Nix, the open source tool for creating reproducible builds and deployments, is becoming increasingly popular among developers, but it’s not always the easiest service to work with. It’s maybe no surprise then that we’re now seeing a new batch of startups that aims to bring Nix to more developers by building the tooling necessary to bring Nix to the enterprise. One of those is flox, a startup that is making it easier for developers to use Nix and that platform’s vast repository of curated packages, all while adding more collaboration and other enterprise features on top of it. The company today announced that it has raised a $16.5 million Series A round led by New Enterprise Associates (NEA), bringing its total funding to date to $27 million.
Flox was incubated at DESCOvery, the venture studio of the multinational hedge fund D.E. Shaw. Other backers include Addition and Hetz, as well as angel investors like GitHub CEO Thomas Dohmke, Snyk founder Guy Podjarny and former Docker VP and Microsoft for Startups CTO — and now Sotheby’s CTO — James Turnbull.
The company was co-founded by Ron Efroni and Michael Brantley. Like so many Israeli startup founders, Efroni got his start in the Israeli Defense Forces’ Unit 8200 and then founded two Chicago-based startups before joining Facebook (while it was still called Facebook), where he led that company’s developer products arm. Brantley, meanwhile, has an academic background, working at Rice and Princeton, where he managed the Unix interoperability lab before joining D.E. Shaw in the mid-90s. At D.E. Shaw, he was responsible for building the group’s release engineering infrastructure. That’s also where he encountered Nix and started building the tooling for D.E. Shaw to make it easier for its internal developers to use.
“We found [Nix] challenging, to be perfectly frank,” Brantley explained. “But we were able to wrestle it into submission by putting a layer around it. That’s ultimately what D.E. Shaw’s own venture arm spotted as a potential commercial opportunity and spun out into flox.”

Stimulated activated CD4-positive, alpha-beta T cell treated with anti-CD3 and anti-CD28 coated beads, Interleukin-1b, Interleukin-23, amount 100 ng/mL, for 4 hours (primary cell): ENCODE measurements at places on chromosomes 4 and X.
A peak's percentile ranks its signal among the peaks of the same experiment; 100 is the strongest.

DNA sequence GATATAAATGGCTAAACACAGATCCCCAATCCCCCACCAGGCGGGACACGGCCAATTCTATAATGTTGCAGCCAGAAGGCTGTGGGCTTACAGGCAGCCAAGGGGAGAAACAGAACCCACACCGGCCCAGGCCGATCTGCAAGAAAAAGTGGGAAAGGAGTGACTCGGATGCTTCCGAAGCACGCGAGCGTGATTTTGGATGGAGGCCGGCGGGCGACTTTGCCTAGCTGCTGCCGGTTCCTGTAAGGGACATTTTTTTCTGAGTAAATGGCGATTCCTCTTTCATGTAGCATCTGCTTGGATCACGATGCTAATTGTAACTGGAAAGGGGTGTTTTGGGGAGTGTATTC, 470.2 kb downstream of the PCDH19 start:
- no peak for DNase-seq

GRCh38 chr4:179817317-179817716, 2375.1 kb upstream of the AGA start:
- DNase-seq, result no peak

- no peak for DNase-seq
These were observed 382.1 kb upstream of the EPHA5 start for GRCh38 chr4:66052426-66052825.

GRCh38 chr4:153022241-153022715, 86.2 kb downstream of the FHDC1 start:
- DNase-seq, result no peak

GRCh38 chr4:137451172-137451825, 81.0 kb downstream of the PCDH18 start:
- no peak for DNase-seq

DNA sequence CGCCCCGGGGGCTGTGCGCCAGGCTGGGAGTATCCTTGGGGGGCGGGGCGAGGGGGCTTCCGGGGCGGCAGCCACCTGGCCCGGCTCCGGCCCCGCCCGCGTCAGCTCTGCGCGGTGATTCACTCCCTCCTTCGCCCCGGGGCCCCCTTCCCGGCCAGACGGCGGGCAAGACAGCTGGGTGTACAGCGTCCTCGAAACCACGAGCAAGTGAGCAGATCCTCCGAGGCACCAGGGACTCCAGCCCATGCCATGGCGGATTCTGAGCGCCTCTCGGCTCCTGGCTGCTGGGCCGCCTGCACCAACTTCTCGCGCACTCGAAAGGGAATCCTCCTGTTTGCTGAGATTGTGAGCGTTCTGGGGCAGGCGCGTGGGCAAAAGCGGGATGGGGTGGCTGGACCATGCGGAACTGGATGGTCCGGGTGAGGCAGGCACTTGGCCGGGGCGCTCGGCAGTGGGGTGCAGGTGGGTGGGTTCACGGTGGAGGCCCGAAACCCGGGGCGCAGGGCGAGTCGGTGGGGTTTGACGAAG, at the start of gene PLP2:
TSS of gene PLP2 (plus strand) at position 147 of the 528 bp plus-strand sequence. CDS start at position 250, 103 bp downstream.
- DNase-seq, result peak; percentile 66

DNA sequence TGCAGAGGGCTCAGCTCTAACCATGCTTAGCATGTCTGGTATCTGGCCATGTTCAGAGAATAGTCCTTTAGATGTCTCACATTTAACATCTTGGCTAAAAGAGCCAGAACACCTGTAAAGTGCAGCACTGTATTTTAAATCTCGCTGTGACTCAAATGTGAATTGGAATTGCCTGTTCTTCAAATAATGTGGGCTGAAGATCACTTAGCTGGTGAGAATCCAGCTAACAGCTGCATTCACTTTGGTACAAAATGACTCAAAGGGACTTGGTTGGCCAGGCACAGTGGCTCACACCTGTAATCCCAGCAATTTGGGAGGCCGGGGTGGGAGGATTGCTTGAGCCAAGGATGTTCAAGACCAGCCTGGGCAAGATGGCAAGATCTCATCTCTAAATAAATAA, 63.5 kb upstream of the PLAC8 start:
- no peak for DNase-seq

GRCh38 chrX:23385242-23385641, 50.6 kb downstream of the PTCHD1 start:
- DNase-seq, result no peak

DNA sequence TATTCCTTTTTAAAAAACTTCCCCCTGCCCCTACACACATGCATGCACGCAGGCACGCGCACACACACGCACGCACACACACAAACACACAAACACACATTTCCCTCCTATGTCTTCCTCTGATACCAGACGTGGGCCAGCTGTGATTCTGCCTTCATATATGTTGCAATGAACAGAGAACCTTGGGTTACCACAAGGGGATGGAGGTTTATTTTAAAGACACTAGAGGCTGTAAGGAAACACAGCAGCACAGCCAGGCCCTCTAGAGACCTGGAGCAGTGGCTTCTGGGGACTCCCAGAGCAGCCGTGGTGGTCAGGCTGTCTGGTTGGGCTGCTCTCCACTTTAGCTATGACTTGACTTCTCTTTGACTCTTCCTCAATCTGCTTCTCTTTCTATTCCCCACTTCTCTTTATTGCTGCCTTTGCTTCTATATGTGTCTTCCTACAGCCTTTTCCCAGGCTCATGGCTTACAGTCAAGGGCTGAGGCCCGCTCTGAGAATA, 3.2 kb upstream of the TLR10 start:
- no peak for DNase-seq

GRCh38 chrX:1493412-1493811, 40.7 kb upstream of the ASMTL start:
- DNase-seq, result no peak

The two co-founders “virtually dated” for a while, as Brantley put it. Since that worked out, the two then officially launched the company last October. Until now, flox remained in beta, but the flox open source platform is now open for anyone, with plans to launch an enterprise version later this year.
“The whole mission was that Nix is an incredibly powerful technology and we want to bring it to the global stage, bring it to more developers,” explained Efroni, who is also a member of the NixOS Foundation board. “We’ve set out on the mission of two things that are way easier said than done with Nix. One is reducing the barriers to adopting the Nix technology. And, on the other side, bridging the gaps to the enterprise — bringing Nix to work with all the things that Michael [Brantley] worked on that just inherently are needed to even have an enterprise consider using any technology.”
As the team argues, the way enterprises are building software is changing, with code bases growing larger and software dependencies growing more complex, all while cloud-native technologies have changed how these applications are being deployed. Nix promises to streamline the build and development process by making it easily reproducible and allowing developers to share their development and build environments in a declarative way.
At the core of this is the Nix cross-language packages collection, which currently features about 80,000 packages and which flox also relies on. “It’s the largest collection of curated build recipes for public domain software out there. It’s incredibly current as compared to any Linux distribution — and because it’s built with Nix, it can run on any Linux distribution, side-by-side with whatever was there before, so any integration plans that anybody would want to take on, they can do so incrementally at their own pace.”
Flox then wants to provide developers with what Efroni called “a happy path” that makes it easier for them to succeed in adopting Nix.
“Building and deploying software in a reproducible, secure manner is perhaps the biggest challenge facing developers today,” said Aaron Jacobson, partner at NEA. “Flox recognizes the innovations within Nix solve this challenge yet they come with the cost of a steep learning curve. By creating an easy-to-use platform around Nix, flox supercharges productivity for developers everywhere while also making their software more secure.”